Lower oil prices will not dampen Saudi MSCI uplift, says Franklin Templeton

Index provider granted the kingdom emerging market status in June

Lower oil prices are not expected to impact capital inflows after MSCI granted Saudi Arabia emerging market status in June. Reuters
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Oil dipping below $50 a barrel is unlikely to mute the capital inflows expected from Saudi Arabia’s inclusion in the MSCI emerging markets index because the kingdom has sufficient buffers to support the market, according to a director from Franklin Templeton Investments.

“The short-term correlation between oil prices and market performance is that flows rise considerably with higher oil prices because markets are driven by investor sentiment and tend to react negatively to prices dropping,” said Salah Shamma, head of Mena Investment at Franklin Templeton Emerging Markets Equity, during an event on Thursday.

“However, the long-term correlations, based on the fundamentals of the market, are operating on a different scale and are not so evident, due to government buffers,” he told the Wealth Arabia Summit in Dubai.

The government in Saudi Arabia presents a buffer between oil prices and between the market. “Even if oil prices drop, the government can continue to support the market and can continue to realise higher corporate earnings which explains the lower correlation,” he explained.

Global oil prices have plummeted 20 per cent in the past three months to below $50 per barrel on Thursday from $80, following production amendments instigated by Opec. It comes after prices rose substantially from March following a three-year oil price slump, helping to boost global economic growth and buoy investor sentiment.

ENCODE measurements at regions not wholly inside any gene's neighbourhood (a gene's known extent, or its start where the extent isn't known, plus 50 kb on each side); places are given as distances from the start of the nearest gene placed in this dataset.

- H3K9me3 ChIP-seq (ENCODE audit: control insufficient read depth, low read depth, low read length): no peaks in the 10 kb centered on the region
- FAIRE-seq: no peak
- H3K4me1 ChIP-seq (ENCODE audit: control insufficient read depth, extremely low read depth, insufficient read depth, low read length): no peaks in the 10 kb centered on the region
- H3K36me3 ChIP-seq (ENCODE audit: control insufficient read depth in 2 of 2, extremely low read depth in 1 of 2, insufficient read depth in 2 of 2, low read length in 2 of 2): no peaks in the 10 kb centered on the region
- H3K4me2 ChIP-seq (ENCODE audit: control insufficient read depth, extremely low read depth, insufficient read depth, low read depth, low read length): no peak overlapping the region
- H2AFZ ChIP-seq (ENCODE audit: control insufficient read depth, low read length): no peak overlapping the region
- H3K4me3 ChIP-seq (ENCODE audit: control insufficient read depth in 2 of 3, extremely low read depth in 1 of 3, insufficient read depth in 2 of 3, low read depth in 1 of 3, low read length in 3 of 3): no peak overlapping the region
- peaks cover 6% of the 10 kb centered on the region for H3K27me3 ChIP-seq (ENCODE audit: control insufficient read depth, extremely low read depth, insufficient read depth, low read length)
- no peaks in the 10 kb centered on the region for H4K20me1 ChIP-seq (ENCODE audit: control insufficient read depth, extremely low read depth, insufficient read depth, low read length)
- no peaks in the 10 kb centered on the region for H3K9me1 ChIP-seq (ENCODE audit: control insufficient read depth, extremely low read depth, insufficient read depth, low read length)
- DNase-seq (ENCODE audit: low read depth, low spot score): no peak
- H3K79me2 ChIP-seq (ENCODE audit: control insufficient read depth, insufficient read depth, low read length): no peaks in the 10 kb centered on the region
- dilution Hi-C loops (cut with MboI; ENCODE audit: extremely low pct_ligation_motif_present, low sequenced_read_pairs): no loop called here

The recent drop is “one of the key concerns investors may have right now”, given that it comes so soon after index provider MSCI awarded the world’s biggest oil exporter emerging market status on June 21, according to Mr Shamma.

The landmark inclusion paves the way for an estimated $40 billion of additional flows to the kingdom’s $500 billion-plus stock market – a five-fold increase from the current $8bn, analysts including Franklin Templeton said at the time. It gives the kingdom’s stocks a representative weighting of around 2.6 per cent of the index, with 32 securities, according to MSCI.


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The decision followed a similar move by FTSE Russell in March and was a second achievement for Saudi Arabia, which has implemented a series of reforms to develop capital markets in line with its Vision 2030 economic diversification strategy.

The decision will "ultimately help transform the kingdom into one of the largest and most attractive emerging markets in the world," Mr Shamma said in a statement to The National shortly before MSCI's announcement.

He told summit delegates on Thursday the inclusion remains significant, as it puts the GCC on the map for foreign investors and may encourage them to invest some of their allocations across the whole region, not just Saudi Arabia.

He also said a continued rise in government expenditure will lift corporate earnings in 2019, further benefiting capital markets. Saudi publicly traded companies are projected to see 11.6 per cent annual growth in earnings over the period 2017 to 2019, compared to -3 per cent annually between 2014 and 2017, according to Franklin Templeton’s latest estimates.

“Corporate earnings have bottomed out and we think this recovery will continue,” Mr Shamma said. The recovery has been more visible in some sectors, including health care, retail and financial services, than others, such as materials, commodities and telecoms.